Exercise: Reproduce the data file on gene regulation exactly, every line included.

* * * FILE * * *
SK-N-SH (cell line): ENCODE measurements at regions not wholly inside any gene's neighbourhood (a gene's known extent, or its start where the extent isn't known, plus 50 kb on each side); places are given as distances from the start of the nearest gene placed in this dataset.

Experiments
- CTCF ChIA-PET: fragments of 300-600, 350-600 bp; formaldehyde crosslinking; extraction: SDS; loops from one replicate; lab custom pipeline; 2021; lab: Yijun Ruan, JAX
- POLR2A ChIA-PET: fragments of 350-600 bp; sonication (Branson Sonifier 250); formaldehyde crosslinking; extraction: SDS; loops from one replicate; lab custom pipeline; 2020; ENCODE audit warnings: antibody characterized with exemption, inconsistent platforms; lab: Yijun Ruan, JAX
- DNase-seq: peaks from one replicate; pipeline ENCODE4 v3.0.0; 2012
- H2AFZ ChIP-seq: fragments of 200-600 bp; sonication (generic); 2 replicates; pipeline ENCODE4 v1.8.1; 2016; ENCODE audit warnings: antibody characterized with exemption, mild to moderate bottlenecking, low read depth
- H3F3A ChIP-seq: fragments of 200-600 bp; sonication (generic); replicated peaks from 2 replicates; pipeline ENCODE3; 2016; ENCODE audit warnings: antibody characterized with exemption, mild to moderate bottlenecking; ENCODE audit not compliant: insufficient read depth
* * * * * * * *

SK-N-SH (cell line): ENCODE measurements at regions not wholly inside any gene's neighbourhood (a gene's known extent, or its start where the extent isn't known, plus 50 kb on each side); places are given as distances from the start of the nearest gene placed in this dataset.

Experiments
- CTCF ChIA-PET: fragments of 300-600, 350-600 bp; formaldehyde crosslinking; extraction: SDS; loops from one replicate; lab custom pipeline; 2021; lab: Yijun Ruan, JAX
- POLR2A ChIA-PET: fragments of 350-600 bp; sonication (Branson Sonifier 250); formaldehyde crosslinking; extraction: SDS; loops from one replicate; lab custom pipeline; 2020; ENCODE audit warnings: antibody characterized with exemption, inconsistent platforms; lab: Yijun Ruan, JAX
- DNase-seq: peaks from one replicate; pipeline ENCODE4 v3.0.0; 2012
- H2AFZ ChIP-seq: fragments of 200-600 bp; sonication (generic); 2 replicates; pipeline ENCODE4 v1.8.1; 2016; ENCODE audit warnings: antibody characterized with exemption, mild to moderate bottlenecking, low read depth
- H3F3A ChIP-seq: fragments of 200-600 bp; sonication (generic); replicated peaks from 2 replicates; pipeline ENCODE3; 2016; ENCODE audit warnings: antibody characterized with exemption, mild to moderate bottlenecking; ENCODE audit not compliant: insufficient read depth